Skaldic Poetry of the Scandinavian Middle Ages

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Kálfr Hallsson (Kálf)

14th century; volume 7; ed. Kirsten Wolf;

Kátrínardrápa (Kátr) - 51

not in Skj

The name of the poet of Kátrínardrápa can be deduced from sts 1, 49 and 51 as Kálfr Hallsson (Kálfr would have been Kálfur in C14th). In st. 1/8 he describes himself as ‘the son of Hallur’ (arfi Halls) and at the end of the poem gives his name in both Icelandic (Kálfr [= ‘calf’] 49/1) and Lat. (Vitulus [= Kálfur] 51/3) and says he is now a monk (frater, st. 51/4). The implication of sts 45-51 is that Kálfr had previously led a sinful secular life, but this may be stereotypical self-deprecation. The Lat. phrase Vítulus vátes ‘the poet Kálfr’ by which the poet refers to himself in st. 51/3-4 also appears in Völsungs rímur hins óborna and this has led some scholars to propose that Kálfr Hallsson was the author of both poems (see Note to st. 51). Nothing is known of Kálfr’s monastic affiliation nor his precise dates, though the mid-C14th seems a likely floruit (Vésteinn Ólason 1993, 316).

Kátrínardrápa (‘Drápa about S. Catherine’) — Kálf KátrVII

Kirsten Wolf 2007, ‘(Introduction to) Kálfr Hallsson, Kátrínardrápa’ in Margaret Clunies Ross (ed.), Poetry on Christian Subjects. Skaldic Poetry of the Scandinavian Middle Ages 7. Turnhout: Brepols, pp. 931-64.

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Skj: [Anonyme digte og vers XIV]: [B. 11]. Katrínar drápa (AII, 516-26, BII, 569-82)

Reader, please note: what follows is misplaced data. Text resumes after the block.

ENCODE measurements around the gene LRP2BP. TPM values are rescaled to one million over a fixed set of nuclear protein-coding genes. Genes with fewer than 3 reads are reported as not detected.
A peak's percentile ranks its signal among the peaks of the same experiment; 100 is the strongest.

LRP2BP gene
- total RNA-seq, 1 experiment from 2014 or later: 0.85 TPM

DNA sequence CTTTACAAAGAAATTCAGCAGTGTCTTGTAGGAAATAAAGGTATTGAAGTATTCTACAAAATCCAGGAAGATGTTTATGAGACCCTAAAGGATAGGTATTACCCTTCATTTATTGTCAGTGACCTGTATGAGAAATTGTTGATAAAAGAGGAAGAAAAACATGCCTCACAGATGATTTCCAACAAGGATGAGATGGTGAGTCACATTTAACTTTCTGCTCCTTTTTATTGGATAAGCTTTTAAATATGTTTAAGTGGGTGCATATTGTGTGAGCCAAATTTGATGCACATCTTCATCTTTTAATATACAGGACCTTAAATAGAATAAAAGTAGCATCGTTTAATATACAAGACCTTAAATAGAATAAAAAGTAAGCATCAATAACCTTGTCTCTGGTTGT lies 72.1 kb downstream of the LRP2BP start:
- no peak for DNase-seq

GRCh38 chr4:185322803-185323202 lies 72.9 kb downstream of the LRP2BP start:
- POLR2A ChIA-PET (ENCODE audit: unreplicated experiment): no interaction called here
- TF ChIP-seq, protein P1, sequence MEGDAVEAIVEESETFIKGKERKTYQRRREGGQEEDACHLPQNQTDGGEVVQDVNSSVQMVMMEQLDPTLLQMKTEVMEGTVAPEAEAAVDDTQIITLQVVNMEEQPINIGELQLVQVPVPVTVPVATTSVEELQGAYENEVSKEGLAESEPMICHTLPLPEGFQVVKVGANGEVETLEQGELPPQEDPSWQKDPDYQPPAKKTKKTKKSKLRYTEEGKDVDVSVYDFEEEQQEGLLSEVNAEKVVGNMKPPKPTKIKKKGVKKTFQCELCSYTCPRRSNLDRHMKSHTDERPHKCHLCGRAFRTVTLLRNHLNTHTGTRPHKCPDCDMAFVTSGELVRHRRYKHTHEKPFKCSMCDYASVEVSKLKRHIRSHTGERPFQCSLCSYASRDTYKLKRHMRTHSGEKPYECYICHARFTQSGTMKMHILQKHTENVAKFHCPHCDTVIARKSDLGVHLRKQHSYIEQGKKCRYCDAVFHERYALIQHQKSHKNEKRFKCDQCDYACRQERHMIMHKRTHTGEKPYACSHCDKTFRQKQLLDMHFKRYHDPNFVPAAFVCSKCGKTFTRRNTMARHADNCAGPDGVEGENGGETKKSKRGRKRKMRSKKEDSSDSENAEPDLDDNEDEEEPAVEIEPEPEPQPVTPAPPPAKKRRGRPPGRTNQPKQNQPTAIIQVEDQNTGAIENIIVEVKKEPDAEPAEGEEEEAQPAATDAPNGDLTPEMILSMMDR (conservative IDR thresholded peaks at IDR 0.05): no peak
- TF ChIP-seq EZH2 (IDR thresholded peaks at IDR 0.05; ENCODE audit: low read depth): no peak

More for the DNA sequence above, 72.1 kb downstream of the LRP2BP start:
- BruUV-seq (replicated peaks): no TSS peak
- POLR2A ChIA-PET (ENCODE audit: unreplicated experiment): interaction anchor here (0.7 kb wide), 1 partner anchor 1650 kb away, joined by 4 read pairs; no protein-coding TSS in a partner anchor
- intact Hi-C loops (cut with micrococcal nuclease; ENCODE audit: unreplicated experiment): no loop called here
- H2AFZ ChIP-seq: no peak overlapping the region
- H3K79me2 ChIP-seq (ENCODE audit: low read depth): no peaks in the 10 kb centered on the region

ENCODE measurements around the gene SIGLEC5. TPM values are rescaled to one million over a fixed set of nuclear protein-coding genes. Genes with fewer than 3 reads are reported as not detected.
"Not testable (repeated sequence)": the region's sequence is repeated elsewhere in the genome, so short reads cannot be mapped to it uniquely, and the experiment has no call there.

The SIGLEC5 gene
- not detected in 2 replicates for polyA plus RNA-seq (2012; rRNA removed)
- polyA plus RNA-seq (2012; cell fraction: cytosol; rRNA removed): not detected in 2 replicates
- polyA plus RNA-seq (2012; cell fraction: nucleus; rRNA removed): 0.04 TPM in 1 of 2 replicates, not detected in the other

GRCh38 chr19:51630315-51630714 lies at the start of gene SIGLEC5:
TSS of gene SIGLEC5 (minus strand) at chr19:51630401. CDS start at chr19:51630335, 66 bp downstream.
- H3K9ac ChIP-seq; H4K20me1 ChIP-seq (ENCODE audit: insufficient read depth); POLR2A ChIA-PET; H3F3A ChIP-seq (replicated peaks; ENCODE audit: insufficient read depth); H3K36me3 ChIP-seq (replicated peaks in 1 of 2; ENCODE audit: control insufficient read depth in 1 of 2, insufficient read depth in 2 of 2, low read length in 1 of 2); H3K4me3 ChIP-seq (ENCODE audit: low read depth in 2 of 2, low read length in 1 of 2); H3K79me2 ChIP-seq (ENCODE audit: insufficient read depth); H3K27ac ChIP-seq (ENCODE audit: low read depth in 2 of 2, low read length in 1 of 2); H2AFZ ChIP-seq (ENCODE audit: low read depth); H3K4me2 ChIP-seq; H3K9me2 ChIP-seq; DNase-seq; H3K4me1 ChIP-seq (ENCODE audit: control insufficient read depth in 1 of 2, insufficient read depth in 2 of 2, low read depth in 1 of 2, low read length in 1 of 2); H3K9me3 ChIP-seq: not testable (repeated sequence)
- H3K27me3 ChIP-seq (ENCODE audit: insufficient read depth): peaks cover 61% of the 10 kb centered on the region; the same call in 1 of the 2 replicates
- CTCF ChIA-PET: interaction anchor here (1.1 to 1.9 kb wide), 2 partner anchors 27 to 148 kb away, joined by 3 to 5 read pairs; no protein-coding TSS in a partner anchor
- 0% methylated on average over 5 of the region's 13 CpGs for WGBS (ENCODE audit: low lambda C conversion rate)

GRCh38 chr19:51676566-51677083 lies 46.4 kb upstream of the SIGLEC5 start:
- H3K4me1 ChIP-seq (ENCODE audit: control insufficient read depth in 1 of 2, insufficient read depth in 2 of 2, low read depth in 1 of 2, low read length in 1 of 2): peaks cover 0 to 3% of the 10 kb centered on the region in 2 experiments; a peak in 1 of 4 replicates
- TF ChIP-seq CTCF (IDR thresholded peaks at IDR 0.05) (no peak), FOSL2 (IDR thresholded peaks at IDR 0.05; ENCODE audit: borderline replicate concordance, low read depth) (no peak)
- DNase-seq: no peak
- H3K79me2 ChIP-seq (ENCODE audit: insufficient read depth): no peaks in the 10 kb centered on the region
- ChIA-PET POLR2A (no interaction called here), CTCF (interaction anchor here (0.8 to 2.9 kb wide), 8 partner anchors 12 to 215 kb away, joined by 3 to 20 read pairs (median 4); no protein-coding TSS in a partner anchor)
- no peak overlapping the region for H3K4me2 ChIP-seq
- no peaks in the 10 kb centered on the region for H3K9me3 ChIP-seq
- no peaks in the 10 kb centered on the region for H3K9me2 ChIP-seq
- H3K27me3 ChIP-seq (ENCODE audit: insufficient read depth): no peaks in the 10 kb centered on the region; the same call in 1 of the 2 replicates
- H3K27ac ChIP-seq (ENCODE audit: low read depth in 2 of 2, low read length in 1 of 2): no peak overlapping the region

SkP info: VII, 943-4

old edition introduction edition manuscripts transcriptions concordance search files

19 — Kálf Kátr 19VII

edition interactive full text transcriptions old edition references concordance

 

Cite as: Kirsten Wolf (ed.) 2007, ‘Kálfr Hallsson, Kátrínardrápa 19’ in Margaret Clunies Ross (ed.), Poetry on Christian Subjects. Skaldic Poetry of the Scandinavian Middle Ages 7. Turnhout: Brepols, pp. 943-4.

Kátrín sagðiz kóngi heitin
kraftafull, þeim er alt gott skafti;
öllum neitti ófnis palla
orðum fylkis heilög skorða.
Reiðir skipaði geima glóða
græðara heims að fletta klæðum
fyrðum sínum fast að berja
falda strönd og kvelja í böndum.

Kraftafull sagðiz Kátrín heitin kóngi, þeim er alt gott skafti; {heilög skorða {palla ófnis}} neitti öllum orðum fylkis. {Reiðir {glóða geima}} skipaði fyrðum sínum að fletta {strönd falda {græðara heims}} klæðum, að berja fast og kvelja í böndum.

Full of strength Catherine said that she was betrothed to that king who created all good things; {the holy prop {of the benches of the serpent}} [GOLD > WOMAN] said no to all the words of the king. {The spreader {of red-hot embers of the sea}} [GOLD > GENEROUS MAN] commanded his men to strip {the beach of the headdress {of the Saviour of the world}} [= God (= Christ) > HOLY WOMAN] of her clothes, beat her hard, and torture her in fetters.

Mss: 713(131), 399a-bˣ(11), 920ˣ(215r)

Readings: [5] Reiðir: Reiðr 713, 399a‑bˣ, ‘Reidir’ corrected from ‘Reidur’ 920ˣ    [8] böndum: so 399a‑bˣ, 920ˣ, ‘bon[...]um’ 713

Editions: Skj: [Anonyme digte og vers XIV], [B. 11]. Katrínar drápa 19: AII, 520, BII, 574, Skald II, 316, Kahle 1898, 71, 107, Sperber 1911, 80.

Notes: [All]: Catherine’s long speeches of reproach and attempted instruction to Maxentius in the prose text (Unger 1877, I, 408-9; Wolf 2003, 130-1) are reduced to essentials here (barring the kennings), but ll. 5-8 follow the prose closely (Unger 1877, I, 409; Wolf 2003, 131): Ok fyrir þa søk let hann færa hana af klæðum ok beria lengi ‘And for that reason he had her stripped of her clothes and beaten for a long time’. — [3, 4] heilög skorða ... palla ófnis ‘the holy prop of the benches of the serpent [GOLD > WOMAN]’: ‘The benches of the serpent’ is a somewhat strained kenning for gold, on the model of ‘lair of the serpent’ etc.

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